Boiling point of water
Water will boil at a temperature of 100C. This temperature however, depends on the air pressure of the atmosphere. At low air pressure the water boils at temperatures significantly less than 100C. At sea level the boiling point of water is 100C but on Mount Everest, where the air pressure is significantly less, water will boil at 60C. This is not really of great concern for us, but out in space where there is no air, it can actually make the astronaut’s blood boil.

Our atmosphere acts as a safety blanket around the Earth. It:
- protects us from U.V. radiation from the sun, via the ozone layer.
- moderates the temperature of Earth’s surface.
- it keeps water from boiling at very low temperatures.
- provides oxygen for us to breathe.
The astronaut’s space suit actually acts like an atmosphere protecting the astronaut from the dangers of space.

Demonstrating the link between air pressure and boiling point of a liquid is easy. Set up the syringe as shown on the left. Place hot water from the tap in the syringe. Push the end of the syringe into a stopper and raise the plunger. The liquid will start to boil. Raising the plunger lowers the air pressure inside the syringe and thus allows the water to boil at a less than 100C . Click to see how this works.

Reducing the air pressure inside the flask is easy. The pressure drops when an ice cube is placed on top.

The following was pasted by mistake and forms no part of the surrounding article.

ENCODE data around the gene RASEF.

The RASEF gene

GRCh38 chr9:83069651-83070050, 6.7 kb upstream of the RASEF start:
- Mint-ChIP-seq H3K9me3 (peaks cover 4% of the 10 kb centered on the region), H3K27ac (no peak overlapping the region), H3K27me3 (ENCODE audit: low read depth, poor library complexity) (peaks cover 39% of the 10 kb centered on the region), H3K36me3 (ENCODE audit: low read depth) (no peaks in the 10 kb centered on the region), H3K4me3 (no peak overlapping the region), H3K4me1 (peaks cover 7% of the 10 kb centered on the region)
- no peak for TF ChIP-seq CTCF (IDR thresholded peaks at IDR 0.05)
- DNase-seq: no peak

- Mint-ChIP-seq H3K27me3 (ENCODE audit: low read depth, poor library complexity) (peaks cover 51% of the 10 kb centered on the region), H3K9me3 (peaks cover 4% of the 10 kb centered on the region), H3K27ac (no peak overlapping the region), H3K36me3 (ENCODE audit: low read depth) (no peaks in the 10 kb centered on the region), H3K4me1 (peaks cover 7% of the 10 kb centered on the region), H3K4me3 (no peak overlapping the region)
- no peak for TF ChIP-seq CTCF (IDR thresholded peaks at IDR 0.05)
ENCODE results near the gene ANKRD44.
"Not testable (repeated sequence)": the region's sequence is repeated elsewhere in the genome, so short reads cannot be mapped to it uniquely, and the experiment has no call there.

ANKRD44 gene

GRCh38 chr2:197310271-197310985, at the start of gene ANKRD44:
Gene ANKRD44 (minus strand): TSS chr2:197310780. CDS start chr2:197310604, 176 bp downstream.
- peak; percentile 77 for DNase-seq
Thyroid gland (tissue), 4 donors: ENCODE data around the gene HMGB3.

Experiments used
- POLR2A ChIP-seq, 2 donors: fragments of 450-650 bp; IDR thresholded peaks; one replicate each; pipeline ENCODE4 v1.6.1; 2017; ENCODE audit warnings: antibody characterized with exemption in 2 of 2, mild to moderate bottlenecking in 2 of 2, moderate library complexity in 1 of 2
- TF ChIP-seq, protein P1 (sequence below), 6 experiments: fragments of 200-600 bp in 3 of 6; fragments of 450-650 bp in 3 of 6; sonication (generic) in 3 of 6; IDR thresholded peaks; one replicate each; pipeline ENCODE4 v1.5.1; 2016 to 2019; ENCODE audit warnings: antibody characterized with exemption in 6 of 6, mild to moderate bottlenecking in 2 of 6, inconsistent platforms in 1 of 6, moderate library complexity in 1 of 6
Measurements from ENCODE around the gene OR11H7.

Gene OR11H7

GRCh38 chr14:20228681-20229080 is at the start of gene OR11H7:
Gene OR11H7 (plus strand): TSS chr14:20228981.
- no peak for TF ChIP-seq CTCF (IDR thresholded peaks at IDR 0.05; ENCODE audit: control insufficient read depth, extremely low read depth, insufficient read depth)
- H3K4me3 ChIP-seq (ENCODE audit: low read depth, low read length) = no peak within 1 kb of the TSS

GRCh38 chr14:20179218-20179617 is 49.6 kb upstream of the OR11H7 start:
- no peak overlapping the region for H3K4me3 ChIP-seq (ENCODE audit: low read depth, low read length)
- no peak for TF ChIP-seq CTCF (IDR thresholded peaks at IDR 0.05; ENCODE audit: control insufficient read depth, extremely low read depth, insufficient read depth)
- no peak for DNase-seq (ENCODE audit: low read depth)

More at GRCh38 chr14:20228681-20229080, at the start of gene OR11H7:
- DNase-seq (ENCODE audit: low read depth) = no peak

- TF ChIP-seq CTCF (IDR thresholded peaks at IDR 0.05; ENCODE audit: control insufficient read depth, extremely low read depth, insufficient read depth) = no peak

Another demonstration can be conducted by boiling water in a flask. Allow the water to boil for a little while so that most of the air is driven out of the flask. Stopper the flask and turn it upside down on the bench. Place an ice cube on its base and watch the water inside the flask start to boil. The ice cube causes the air pressure inside the flask to drop.

1) Explain why placing an ice cube on the glass reduces the air pressure. Use the words: water vapour, condensation, molecule, vacuum.

2) How would the world be different if the atmospheric pressure was half of what it is now on the surface of the Earth?

3) Consider the animation on the right. It shows how the vapour pressure of water increases as heat is applied. It increases until it equals the pressure at the surface of the liquid at which point it starts to boil. At 47 mmHg the boiling temperature of water is 37 oC. During a training mission the cabin containing the crew suffered sudden depressurization. The astronaut complained that the saliva in his mouth started to boil. However the water in his blood did not start to boil even though his body temperature was high enough to cause the water to boil. Explain why.


Hint. Think of how the body maintains blood pressure.